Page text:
The winners and losers of ‘Draft Day’

The winners and losers  of ‘Draft Day’

Ivan Reitman’s sports drama almost becomes a big joke

By T.T. Stern-Enzi
Photo: Kevin Costner as Sonny Weaver, Jr. in “Draft Day”; Rating: PG-13, Grade: D+
Talk about Fantasy Football.

“Draft Day,” the new movie from director Ivan Reitman – from the comedic heights of “Ghostbusters” to the rom-com depths of “No Strings Attached” – seems to promise inside stories during the crucial hours leading up to an NFL draft, rooted in a world where actual NFL teams, facilities and league personnel make appearances alongside their fictional counterparts. The film is headlined by Sonny Weaver, Jr. (Kevin Costner), the general manager of the Cleveland Browns, scion of legendary – and recently deceased – coach, whom he had the infamous distinction of firing. Poor Junior’s got a full bag, not necessarily brand new though, of problems that will dog him as he tries to figure out what the best moves are for him and his struggling team.

Thanks to the rise of ESPN and its multitude of imitators, we live in a media universe where there are more stories, overflowing with the requisite dramatic feel-good elements, twists and turns, and potentially explosive outcomes than there are players being considered during the seven-round selection process. The funny thing is, what used to be little more than behind the scenes jockeying and horse-trading has become sport, in and of itself. That’s entertainment, right?

I suppose you could argue it might be, if Weaver really was in the position to make decisions that would impact the football fate of Cleveland’s downtrodden franchise. But why should a ticket-buying audience care about a pretty boy Heisman Trophy-winning quarterback (Josh Pence) who parties too much, has a website dedicated to all the beautiful girls he has scored, probably hasn’t read a playbook and is willing to lie to cover-up his lackadaisical approach to the game? His story’s not all that important or unusual. And should we truly be moved by the plight of Vontae Mack (Chadwick Boseman), a raw pass rusher with an extended family to feed and support? Or how about the powerful running back (Arian Foster) who also happens to be the son of a beloved former Browns player (Terry Crews), and the questionable after-hours altercation that blemishes his public record?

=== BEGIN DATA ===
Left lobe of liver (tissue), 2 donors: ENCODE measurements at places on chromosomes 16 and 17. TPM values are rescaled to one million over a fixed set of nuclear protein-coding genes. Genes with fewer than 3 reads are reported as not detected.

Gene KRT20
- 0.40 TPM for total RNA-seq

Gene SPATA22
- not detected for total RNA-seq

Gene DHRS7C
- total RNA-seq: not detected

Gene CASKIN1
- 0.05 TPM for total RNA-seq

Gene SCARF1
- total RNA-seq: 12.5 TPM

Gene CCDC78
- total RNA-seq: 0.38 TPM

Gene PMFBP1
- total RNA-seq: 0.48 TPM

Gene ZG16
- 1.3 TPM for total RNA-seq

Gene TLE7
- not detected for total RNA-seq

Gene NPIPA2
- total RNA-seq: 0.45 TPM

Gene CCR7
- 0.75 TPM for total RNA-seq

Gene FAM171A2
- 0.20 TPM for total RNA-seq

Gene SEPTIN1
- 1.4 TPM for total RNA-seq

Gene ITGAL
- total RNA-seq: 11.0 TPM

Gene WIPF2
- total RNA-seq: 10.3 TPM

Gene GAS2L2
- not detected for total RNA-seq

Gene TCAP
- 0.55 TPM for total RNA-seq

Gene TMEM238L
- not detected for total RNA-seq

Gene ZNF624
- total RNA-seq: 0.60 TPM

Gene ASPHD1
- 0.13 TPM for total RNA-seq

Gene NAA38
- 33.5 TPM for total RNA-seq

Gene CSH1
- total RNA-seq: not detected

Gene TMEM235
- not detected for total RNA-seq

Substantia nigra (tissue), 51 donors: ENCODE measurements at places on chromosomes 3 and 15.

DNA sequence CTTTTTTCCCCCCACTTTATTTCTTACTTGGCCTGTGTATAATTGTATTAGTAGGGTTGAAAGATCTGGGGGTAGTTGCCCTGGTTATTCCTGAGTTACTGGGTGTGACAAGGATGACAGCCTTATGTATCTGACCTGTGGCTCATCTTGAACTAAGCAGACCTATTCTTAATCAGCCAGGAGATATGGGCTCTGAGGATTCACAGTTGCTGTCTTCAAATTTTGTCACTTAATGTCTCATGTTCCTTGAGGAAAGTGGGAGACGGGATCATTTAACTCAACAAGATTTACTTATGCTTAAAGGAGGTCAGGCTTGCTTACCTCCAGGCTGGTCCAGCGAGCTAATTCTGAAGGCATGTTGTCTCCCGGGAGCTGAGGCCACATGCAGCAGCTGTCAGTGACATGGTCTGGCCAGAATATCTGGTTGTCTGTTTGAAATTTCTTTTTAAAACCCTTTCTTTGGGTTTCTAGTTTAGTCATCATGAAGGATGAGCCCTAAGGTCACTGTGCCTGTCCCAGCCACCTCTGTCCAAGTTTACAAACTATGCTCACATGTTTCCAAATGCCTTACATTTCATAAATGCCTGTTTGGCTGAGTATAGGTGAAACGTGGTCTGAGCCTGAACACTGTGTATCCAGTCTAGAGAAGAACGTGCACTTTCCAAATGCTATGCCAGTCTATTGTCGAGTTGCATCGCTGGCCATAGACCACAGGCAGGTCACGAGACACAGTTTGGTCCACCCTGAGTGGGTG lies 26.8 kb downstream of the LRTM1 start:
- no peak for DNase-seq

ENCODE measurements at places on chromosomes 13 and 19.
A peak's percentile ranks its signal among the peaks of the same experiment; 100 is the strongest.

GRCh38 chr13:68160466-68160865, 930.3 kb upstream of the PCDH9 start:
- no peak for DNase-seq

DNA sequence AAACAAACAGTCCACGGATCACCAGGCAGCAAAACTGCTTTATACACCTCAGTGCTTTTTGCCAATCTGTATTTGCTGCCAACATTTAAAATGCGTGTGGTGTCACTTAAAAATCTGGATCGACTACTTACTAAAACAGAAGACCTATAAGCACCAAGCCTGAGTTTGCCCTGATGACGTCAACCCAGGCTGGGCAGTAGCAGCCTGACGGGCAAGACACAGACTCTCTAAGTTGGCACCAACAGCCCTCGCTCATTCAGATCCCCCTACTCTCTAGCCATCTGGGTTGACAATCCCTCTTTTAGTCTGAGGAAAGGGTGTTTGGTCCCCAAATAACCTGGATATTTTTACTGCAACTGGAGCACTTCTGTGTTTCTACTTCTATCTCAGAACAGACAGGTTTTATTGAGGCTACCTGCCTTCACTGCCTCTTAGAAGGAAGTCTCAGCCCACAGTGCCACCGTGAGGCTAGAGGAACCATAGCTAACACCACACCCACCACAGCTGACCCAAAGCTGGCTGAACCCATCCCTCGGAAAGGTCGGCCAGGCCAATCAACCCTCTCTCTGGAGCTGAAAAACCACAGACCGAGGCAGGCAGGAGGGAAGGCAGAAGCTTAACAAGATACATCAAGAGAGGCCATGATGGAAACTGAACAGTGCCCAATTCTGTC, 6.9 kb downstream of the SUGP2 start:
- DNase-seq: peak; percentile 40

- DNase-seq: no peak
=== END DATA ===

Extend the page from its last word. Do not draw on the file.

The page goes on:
All of these made-up mini-narratives could have been cut and pasted from real life instances, so I wish the screenwriters (Scott Rothman and Rajiv Joseph) had been, even marginally, creative with their arts and crafts job – they didn’t bother cutting out clothes for their raggedy paper dolls. Of course, since we’re in the realm of sports, a portion of the blame for this loss belongs to Reitman who, as director, should be seen as the head coach of this inept display. If “Draft Day” were, for instance, a series of offensive plays during a game, we would be stuck in an almost impossible third down and very, very long situation, in need of a hero with a calm head.

Which leads, inevitably, to the actor playing Sonny Weaver, Jr. This is a Kevin Costner movie, despite the draw of the title and the subject matter, so it falls on the broad shoulders of Costner to make a play – the big game-saving play to redeem things and pull out a win. And, by golly, it’s amazing to watch the guy in action because he really is the actor’s version of Peyton Manning. Costner’s obviously a practical and superbly prepared performer, but all of the effort goes into not letting any of the exertion show. There’s not a single actor’s tic in his work, which means he can even transform a wobbly hackney line into a surprisingly authentic piece of dialogue that might have sprung from a real person.

He gives it his all, and while he falls far short of dragging “Draft Day” across the goal line, Costner earns a measure of respect for a valiant comeback. He says again and again in the movie you only get drafted once (so enjoy the ride), but he makes a strong case for the possibility of redemption. Forgive me for the cliché, but true winners never quit.

Reach DCP film critic T.T. Stern-Enzi at

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